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veracrypt volume in multiple files...

Topics: Feature Requests
Feb 12, 2017 at 5:15 PM
Veracrypt as a partition can grow to terabyte size. However, veracrypt in a container file has the limit of the file size of the storing filesystem.

With other filesystems-in-a-file it is possible to have this file chopped in handsome files, like chunks of about 600 MByte (for cd-images), 2 GB (the max filesize on fat) and such. Right now, I bounced to a max file syze of 50 MByte to be used on a webdav connected drive! This is an mswindows limitation, a registry setting that can be extended to about 4 GB, still a boundary.

Hence my feature wish: Can a veracrypt container be chopped in user-selectable size files?

The other advantage can be that if the veracrypt container is stored on a system like dropbox, google-drive or onedrive, the update-transfer should not be the entire volume every time, but only the touched files.

Writing this last idea, it can be a security risk if not all the files have the same timestamp. Hence, it could be an option to touch all files on umount and/or touch random other files on write actions.
Feb 12, 2017 at 8:27 PM
  1. With all due respect to cbeerse and all new suggestions, but why would someone need encrypted container of more than 2GB in size? I am using encrypted container from the time my RAM was 4MB and my laptop screen had 64 shades of grey LOL... never ever needed anything larger than 1GB... With the NTFS, the container size can be significantly higher...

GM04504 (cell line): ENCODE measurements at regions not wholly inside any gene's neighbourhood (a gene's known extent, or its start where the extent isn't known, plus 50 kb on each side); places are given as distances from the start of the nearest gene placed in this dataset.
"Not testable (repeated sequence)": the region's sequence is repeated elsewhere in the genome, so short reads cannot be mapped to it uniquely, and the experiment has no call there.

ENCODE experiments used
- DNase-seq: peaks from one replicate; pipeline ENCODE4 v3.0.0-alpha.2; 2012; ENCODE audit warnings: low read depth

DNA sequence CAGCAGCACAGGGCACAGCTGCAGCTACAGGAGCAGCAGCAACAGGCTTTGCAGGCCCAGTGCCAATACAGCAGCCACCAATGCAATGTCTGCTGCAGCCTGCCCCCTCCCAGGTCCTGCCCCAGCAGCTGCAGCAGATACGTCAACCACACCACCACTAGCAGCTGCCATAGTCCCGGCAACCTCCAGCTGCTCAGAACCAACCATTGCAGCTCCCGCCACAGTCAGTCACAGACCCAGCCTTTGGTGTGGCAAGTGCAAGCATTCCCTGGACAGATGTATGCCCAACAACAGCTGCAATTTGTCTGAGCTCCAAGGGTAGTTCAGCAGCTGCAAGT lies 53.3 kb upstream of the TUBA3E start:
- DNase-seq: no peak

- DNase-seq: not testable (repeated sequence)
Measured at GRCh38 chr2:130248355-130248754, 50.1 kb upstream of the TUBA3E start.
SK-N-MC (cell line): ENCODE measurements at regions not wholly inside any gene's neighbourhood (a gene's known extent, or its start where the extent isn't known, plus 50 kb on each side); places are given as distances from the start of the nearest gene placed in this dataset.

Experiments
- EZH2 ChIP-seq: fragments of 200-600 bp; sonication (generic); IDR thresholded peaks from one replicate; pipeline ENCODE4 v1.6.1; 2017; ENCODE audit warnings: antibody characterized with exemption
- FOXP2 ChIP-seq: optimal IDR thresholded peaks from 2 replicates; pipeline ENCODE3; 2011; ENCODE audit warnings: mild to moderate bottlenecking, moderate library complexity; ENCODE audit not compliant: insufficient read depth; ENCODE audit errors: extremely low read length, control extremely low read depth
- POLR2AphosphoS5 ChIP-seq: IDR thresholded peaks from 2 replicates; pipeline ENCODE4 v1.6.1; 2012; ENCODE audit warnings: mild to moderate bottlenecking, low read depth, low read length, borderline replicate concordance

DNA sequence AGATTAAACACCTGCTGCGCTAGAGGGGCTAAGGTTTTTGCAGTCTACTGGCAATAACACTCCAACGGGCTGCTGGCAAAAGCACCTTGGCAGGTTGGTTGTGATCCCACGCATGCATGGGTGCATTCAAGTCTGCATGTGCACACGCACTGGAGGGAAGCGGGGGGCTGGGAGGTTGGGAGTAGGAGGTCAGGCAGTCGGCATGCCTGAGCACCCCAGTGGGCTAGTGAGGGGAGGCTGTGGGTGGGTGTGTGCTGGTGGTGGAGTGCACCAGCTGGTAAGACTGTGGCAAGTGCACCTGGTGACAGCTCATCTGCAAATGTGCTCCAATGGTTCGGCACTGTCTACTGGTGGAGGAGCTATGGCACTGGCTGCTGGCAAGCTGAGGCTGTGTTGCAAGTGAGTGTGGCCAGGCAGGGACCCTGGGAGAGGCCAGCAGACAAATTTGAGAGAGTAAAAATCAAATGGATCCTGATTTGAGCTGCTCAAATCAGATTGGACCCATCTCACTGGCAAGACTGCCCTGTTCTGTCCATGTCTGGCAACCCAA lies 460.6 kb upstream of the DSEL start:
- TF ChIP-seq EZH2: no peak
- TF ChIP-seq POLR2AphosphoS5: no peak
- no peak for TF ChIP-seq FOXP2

2. If the container is split into chunks, there are many issues to be dealt with, such as, which chunk updates and which do not, which chunk is backed and what the time stamp of it is. It becomes extremely complicated. In the current environment when people dont know whether their mobile phone pictures get uploaded to a cloud or thunderstorm somewhere there.... why the additional headache? Encryption, unless KEPT SIMPLE, will backfire for sure....
  3. If you are storing multiple versions of container in a cloud, this is serious security risk, based on the presumption that the cloud is not safe (and it is not, why would you otherwise using VC).